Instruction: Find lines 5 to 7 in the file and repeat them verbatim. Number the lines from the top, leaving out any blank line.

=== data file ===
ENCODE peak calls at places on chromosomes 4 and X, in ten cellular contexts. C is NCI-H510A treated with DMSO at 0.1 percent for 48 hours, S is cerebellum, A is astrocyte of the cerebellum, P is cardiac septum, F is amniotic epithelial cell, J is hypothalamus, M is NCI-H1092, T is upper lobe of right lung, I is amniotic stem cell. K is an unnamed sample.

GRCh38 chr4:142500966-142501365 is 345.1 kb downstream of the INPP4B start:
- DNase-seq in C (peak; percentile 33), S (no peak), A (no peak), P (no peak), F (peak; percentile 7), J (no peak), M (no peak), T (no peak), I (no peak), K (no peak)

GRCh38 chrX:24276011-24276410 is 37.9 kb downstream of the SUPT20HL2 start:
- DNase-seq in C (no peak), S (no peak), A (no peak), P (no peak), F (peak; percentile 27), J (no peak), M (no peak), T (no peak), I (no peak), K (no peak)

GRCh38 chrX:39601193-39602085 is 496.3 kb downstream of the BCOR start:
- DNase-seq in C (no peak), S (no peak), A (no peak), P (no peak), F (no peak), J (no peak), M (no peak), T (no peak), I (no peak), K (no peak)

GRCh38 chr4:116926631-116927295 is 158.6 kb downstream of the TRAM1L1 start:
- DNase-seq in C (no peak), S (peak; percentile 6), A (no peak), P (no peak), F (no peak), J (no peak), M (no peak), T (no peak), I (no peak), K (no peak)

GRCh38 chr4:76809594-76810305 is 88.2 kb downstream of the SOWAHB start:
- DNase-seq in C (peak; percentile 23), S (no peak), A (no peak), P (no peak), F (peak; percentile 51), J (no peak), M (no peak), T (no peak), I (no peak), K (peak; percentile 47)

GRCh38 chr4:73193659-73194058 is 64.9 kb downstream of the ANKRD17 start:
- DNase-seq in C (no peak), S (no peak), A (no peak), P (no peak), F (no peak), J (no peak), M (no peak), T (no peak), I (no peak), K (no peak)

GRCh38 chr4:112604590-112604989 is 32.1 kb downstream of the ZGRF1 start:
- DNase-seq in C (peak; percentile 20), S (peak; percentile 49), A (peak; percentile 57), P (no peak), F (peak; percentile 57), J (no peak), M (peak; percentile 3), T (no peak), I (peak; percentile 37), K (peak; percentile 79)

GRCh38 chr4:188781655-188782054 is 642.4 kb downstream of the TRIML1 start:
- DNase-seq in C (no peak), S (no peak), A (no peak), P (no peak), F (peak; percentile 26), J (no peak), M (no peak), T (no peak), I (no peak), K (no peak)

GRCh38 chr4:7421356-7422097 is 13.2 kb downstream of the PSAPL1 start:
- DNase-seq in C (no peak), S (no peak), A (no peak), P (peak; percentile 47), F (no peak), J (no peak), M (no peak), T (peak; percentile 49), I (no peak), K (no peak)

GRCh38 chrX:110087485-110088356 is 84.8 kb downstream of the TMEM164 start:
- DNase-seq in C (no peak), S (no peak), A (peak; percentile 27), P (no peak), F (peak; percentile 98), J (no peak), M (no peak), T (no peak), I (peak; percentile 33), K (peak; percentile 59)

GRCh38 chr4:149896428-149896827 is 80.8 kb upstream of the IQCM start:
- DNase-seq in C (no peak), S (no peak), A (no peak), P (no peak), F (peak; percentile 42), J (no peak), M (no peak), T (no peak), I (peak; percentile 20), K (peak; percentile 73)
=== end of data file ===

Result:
- DNase-seq in C (no peak), S (no peak), A (no peak), P (no peak), F (peak; percentile 27), J (no peak), M (no peak), T (no peak), I (no peak), K (no peak)

GRCh38 chrX:39601193-39602085 is 496.3 kb downstream of the BCOR start:
- DNase-seq in C (no peak), S (no peak), A (no peak), P (no peak), F (no peak), J (no peak), M (no peak), T (no peak), I (no peak), K (no peak)